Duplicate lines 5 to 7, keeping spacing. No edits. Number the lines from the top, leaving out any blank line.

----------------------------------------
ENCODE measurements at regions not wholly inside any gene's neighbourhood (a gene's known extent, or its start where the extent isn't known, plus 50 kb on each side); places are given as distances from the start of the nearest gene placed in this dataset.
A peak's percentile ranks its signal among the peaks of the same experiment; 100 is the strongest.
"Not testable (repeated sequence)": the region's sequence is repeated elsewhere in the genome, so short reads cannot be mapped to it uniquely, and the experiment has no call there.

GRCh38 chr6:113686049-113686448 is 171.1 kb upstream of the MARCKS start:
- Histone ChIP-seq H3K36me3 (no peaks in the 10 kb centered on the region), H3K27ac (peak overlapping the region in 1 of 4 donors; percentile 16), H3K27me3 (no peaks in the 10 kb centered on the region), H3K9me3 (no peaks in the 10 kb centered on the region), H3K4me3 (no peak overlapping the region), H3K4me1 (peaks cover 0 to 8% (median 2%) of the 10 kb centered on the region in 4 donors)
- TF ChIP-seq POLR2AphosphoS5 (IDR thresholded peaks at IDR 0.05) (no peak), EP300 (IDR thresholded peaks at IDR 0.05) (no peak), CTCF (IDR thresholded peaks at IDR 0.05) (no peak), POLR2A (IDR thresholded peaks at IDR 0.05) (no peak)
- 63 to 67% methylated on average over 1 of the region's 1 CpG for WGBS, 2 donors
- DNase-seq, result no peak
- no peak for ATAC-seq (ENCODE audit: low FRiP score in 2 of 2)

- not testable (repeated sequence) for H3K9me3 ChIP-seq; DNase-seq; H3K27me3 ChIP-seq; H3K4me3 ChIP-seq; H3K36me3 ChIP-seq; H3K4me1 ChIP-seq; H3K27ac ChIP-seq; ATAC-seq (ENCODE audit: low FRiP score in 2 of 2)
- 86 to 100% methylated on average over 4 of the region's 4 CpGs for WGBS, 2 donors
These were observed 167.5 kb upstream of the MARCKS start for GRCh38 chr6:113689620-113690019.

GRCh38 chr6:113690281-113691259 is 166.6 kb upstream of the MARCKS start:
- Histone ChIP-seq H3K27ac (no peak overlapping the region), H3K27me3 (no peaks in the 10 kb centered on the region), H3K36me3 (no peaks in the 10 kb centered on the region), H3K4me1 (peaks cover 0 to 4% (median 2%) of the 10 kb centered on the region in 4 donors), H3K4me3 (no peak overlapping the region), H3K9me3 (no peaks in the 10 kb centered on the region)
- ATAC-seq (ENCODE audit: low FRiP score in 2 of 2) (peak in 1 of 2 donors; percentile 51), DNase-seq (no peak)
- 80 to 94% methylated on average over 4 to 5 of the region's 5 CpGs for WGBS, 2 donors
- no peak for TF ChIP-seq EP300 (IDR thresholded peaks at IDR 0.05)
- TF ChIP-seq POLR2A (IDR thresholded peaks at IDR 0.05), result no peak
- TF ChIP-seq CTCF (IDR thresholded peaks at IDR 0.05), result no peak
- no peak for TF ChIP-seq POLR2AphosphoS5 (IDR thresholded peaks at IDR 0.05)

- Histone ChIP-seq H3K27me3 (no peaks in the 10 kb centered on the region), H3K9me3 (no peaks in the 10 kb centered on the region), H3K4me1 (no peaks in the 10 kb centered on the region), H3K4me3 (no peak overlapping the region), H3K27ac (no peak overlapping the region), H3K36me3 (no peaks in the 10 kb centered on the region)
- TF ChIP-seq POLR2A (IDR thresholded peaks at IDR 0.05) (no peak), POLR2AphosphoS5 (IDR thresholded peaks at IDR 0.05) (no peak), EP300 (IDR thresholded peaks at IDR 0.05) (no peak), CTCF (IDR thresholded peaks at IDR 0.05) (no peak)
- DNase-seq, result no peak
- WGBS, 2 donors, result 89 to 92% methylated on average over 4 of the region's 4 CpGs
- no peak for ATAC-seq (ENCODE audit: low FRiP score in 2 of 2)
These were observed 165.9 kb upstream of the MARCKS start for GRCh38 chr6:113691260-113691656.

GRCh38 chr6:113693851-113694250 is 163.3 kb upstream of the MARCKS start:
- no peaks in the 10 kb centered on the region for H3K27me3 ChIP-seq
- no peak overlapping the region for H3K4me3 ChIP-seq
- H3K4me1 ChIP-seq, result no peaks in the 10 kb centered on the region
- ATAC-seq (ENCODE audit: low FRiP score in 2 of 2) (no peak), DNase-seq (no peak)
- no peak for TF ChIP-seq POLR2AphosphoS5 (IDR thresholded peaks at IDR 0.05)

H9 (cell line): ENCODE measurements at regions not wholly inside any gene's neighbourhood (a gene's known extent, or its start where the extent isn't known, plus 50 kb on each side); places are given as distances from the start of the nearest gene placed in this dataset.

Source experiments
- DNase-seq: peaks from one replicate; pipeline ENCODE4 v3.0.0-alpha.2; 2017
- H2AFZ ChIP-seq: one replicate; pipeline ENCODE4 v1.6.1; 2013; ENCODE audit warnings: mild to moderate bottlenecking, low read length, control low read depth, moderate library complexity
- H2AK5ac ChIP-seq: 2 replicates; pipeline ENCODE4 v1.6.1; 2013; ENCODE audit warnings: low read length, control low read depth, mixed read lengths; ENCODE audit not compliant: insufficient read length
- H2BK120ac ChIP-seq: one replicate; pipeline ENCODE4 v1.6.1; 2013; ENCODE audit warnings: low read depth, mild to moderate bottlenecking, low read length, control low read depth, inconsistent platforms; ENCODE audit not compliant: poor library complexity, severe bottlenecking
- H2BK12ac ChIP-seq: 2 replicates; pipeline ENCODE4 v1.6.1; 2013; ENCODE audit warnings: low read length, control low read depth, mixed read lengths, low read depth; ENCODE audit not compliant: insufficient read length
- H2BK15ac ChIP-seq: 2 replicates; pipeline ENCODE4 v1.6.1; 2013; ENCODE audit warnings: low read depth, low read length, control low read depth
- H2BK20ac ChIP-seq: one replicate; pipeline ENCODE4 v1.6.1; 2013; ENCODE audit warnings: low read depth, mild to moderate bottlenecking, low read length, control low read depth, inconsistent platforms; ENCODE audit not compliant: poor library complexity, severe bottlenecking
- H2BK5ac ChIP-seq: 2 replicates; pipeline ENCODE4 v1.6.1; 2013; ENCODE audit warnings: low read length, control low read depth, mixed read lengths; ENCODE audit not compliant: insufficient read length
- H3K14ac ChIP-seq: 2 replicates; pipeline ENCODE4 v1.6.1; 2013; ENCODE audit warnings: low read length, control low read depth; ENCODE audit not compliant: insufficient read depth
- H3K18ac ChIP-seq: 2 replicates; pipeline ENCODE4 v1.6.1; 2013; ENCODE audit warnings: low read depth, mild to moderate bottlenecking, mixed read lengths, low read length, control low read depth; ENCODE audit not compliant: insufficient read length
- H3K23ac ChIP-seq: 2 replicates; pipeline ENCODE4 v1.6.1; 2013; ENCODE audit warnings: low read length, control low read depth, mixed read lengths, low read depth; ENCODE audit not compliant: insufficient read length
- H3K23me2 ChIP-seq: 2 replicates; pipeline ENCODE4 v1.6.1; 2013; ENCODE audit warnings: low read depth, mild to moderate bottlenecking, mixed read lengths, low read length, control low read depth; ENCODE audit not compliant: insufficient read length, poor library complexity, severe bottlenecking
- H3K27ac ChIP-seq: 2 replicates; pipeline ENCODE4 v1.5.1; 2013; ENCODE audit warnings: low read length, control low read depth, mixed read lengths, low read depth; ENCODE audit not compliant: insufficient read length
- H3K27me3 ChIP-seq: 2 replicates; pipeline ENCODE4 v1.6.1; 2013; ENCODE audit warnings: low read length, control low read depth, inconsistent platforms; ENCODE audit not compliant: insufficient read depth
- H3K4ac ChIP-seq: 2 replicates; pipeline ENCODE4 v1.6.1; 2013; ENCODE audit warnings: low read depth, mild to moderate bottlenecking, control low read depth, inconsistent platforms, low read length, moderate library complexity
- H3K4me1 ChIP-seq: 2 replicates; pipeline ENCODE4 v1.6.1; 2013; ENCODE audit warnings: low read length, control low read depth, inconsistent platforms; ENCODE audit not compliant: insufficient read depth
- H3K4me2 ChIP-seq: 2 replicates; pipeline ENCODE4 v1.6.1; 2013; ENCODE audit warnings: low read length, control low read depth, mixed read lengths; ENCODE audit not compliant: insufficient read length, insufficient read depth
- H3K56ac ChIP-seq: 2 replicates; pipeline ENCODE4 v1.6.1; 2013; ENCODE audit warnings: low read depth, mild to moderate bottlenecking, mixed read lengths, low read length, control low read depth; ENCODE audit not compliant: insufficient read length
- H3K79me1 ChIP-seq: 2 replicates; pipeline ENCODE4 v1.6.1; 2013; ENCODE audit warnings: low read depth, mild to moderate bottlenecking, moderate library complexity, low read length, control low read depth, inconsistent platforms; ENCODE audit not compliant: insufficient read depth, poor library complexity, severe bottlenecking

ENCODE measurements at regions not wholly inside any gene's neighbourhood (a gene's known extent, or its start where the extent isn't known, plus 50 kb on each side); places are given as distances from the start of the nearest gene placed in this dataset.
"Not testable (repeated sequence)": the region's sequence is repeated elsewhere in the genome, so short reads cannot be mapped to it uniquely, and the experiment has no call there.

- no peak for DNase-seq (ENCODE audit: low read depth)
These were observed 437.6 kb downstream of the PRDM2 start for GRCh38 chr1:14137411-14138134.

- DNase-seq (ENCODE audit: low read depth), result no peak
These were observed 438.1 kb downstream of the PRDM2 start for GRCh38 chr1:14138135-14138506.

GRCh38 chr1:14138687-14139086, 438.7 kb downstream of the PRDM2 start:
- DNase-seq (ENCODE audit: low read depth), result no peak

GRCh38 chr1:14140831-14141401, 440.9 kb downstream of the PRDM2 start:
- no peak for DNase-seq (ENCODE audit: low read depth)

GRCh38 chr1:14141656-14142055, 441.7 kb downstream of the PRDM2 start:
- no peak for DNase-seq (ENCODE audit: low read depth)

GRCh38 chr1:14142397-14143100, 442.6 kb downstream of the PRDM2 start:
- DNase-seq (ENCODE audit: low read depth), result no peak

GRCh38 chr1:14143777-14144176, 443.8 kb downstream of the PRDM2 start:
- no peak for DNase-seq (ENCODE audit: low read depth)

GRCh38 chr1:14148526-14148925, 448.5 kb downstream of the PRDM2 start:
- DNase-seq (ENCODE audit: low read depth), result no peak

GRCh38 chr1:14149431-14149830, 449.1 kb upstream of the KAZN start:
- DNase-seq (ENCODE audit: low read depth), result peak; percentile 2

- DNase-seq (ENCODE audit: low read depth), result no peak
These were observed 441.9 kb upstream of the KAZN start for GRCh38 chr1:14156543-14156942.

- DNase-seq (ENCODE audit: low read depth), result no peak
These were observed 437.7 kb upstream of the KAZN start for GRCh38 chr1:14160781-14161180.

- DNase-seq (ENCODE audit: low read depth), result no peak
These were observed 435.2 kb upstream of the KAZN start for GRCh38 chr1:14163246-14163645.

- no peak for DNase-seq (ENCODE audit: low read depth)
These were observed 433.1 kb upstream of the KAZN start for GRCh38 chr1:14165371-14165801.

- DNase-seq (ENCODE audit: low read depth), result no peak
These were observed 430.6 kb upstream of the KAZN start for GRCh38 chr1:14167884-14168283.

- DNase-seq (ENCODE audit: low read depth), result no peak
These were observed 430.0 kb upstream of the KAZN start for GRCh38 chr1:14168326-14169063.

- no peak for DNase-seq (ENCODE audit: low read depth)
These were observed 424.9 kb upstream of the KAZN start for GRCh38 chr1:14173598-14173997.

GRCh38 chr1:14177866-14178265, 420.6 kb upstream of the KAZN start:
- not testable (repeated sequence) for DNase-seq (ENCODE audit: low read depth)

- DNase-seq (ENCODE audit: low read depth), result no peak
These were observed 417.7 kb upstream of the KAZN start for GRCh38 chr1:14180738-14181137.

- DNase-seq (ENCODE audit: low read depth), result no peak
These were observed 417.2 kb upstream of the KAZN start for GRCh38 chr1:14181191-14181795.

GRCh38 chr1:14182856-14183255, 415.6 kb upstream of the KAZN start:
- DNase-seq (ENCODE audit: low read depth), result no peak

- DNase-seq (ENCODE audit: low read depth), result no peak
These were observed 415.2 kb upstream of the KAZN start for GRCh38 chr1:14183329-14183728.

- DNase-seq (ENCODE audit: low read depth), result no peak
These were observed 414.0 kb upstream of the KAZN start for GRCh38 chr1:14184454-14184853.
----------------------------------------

- Histone ChIP-seq H3K36me3 (no peaks in the 10 kb centered on the region), H3K27ac (peak overlapping the region in 1 of 4 donors; percentile 16), H3K27me3 (no peaks in the 10 kb centered on the region), H3K9me3 (no peaks in the 10 kb centered on the region), H3K4me3 (no peak overlapping the region), H3K4me1 (peaks cover 0 to 8% (median 2%) of the 10 kb centered on the region in 4 donors)
- TF ChIP-seq POLR2AphosphoS5 (IDR thresholded peaks at IDR 0.05) (no peak), EP300 (IDR thresholded peaks at IDR 0.05) (no peak), CTCF (IDR thresholded peaks at IDR 0.05) (no peak), POLR2A (IDR thresholded peaks at IDR 0.05) (no peak)
- 63 to 67% methylated on average over 1 of the region's 1 CpG for WGBS, 2 donors